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The Civitas Institute, a Raleigh-based conservative group, has filed a public records request for emails and correspondence of Gene Nichol, a tenured University of North Carolina at Chapel Hill law professor who has been critical of McCrory Administration policies.

Gene Nichol

Gene Nichol

The public records request for Nichol’s emails was reported Thursday afternoon by Sue Sturgis of the Institute for Southern Studies, a group which has closely tracked spending by Art Pope, a wealthy Republican donor serving as McCrory’s budget director. Civitas is funded almost entirely by a family foundation run by Pope.

From Sturgis’ post:

The Raleigh, N.C.-based Civitas Institute wants the email correspondence, phone records, and calendars of Gene Nichol, director of the UNC Center on Poverty, Work and Opportunity and a Moral Monday protest participant. It seeks Nichols’ records during the period from Sept. 14 through Oct. 25, the day the request was filed. Civitas submitted the FOIA request the week after Nichol wrote a newspaper column critical of the McCrory administration.

FOIA laws were designed to ensure government information is available to the public. But in recent years, requests from conservative groups for the records of academics in Virginia, Texas, Wisconsin and Michigan have raised questions whether FOIA is being used for politically motivated harassment.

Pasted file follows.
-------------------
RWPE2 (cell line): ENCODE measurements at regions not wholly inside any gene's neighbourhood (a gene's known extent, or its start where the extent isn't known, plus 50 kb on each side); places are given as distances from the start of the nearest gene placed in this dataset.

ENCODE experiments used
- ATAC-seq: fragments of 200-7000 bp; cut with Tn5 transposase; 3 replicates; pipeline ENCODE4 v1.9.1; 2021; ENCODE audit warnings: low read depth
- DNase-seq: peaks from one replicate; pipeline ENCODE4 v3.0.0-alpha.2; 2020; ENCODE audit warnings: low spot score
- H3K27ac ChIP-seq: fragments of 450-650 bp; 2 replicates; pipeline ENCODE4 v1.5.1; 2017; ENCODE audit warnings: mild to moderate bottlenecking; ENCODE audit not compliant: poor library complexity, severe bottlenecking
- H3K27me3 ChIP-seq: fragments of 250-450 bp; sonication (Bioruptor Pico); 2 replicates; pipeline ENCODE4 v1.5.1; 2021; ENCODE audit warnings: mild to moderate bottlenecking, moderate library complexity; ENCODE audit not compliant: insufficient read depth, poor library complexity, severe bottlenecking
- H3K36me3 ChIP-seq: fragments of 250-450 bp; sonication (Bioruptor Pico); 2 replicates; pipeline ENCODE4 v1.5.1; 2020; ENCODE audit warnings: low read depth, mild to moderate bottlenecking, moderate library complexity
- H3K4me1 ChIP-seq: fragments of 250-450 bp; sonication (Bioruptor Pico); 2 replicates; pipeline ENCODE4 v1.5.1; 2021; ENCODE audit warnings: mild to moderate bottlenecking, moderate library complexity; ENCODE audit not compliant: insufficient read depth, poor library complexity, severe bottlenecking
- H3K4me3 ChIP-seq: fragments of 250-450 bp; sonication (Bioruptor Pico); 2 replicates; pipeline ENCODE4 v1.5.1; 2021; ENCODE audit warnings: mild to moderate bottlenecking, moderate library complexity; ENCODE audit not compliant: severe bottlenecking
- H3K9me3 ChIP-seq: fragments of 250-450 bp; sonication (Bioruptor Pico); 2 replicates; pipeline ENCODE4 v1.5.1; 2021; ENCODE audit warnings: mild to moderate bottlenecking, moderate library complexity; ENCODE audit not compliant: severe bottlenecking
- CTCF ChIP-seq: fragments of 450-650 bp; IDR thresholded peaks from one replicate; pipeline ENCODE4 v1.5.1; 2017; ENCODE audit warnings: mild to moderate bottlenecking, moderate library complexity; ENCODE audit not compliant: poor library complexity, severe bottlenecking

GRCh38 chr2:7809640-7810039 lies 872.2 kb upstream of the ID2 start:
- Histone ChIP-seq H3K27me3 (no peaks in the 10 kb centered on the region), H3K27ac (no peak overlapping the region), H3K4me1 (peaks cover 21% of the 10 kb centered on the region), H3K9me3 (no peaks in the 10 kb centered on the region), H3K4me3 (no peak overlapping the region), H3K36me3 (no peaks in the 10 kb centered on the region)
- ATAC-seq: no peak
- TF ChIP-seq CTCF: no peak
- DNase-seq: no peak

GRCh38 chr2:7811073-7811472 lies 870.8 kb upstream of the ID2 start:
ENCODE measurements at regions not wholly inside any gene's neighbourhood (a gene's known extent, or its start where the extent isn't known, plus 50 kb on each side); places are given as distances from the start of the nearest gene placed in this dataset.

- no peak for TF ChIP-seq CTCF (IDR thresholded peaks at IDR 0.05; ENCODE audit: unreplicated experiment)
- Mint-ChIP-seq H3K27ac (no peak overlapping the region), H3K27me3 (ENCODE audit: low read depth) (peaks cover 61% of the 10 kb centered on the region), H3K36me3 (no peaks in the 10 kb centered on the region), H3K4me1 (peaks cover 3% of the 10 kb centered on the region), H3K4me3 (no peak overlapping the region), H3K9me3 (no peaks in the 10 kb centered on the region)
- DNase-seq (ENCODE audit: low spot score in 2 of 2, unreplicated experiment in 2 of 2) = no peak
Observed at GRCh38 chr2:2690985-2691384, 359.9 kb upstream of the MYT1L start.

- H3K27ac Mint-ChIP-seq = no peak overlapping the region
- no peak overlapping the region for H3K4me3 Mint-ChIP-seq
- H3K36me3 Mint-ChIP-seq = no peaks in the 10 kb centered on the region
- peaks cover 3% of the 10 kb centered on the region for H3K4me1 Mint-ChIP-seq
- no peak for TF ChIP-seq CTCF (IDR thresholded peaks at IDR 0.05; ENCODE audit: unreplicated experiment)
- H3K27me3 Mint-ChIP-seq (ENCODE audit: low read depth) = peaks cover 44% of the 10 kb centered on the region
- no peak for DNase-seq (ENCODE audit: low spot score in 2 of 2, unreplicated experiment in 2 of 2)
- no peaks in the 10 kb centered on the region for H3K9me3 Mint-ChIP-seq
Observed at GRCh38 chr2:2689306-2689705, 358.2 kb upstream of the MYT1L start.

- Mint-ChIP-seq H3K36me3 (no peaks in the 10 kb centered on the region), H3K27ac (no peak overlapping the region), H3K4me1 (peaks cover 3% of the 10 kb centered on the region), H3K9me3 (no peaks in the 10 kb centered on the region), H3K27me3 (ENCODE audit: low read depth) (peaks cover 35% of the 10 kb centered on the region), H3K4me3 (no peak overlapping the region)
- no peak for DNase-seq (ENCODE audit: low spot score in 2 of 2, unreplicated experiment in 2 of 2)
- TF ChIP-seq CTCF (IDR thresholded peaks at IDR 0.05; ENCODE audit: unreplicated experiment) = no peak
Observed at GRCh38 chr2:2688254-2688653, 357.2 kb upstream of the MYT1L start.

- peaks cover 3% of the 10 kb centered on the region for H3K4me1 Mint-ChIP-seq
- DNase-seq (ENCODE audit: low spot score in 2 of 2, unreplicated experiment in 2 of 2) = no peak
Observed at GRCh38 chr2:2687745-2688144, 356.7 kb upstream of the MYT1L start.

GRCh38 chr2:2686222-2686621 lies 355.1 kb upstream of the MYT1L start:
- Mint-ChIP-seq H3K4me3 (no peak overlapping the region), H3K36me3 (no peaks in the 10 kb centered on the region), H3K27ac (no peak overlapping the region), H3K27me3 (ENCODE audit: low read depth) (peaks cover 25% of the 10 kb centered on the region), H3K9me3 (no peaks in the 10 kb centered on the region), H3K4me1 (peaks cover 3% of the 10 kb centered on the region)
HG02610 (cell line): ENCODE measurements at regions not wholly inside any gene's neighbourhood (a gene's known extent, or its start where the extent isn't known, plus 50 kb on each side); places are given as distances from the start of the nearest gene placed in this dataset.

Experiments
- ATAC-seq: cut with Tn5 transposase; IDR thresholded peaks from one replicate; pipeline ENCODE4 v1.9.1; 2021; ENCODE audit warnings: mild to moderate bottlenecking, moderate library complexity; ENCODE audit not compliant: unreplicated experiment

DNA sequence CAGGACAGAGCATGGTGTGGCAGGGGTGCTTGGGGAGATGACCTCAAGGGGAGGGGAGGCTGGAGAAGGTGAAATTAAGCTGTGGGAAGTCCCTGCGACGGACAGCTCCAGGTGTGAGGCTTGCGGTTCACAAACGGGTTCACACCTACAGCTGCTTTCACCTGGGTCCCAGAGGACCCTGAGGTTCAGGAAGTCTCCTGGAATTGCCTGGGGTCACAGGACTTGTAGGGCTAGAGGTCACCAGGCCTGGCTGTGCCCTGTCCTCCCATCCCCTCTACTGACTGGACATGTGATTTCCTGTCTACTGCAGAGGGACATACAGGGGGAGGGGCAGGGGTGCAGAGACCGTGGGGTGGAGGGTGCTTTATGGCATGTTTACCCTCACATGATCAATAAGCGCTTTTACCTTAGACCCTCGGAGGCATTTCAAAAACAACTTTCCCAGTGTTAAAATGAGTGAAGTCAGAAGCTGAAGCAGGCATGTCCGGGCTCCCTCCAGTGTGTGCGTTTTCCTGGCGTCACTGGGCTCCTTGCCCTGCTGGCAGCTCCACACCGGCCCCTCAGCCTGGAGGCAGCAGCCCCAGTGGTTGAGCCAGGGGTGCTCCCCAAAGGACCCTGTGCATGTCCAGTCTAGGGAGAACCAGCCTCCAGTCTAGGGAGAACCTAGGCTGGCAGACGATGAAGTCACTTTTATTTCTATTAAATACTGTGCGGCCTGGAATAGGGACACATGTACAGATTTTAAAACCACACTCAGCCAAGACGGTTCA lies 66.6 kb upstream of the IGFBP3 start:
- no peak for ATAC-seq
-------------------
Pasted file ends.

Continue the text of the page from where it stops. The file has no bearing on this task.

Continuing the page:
“For a crowd that talks so much about liberty, they sure love to shut people up,” Nichol told Facing South.

Civitas, which was also behind the controversial database of Moral Monday arrestees, filed the information request 11 days after Nichol published a column in The News & Observer of Raleigh in which he called North Carolina’s new election law imposing strict photo voter ID requirements and other limits on voting the “most oppressive in the nation” and likened Gov. Pat McCrory (R) to “a 21st century successor to Maddox, Wallace and Faubus,” referring to the segregationist governors of Georgia, Alabama and Arkansas.

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Nichol is also a board member of the N.C. Justice Center, an anti-poverty non-profit that N.C. Policy Watch is a part of.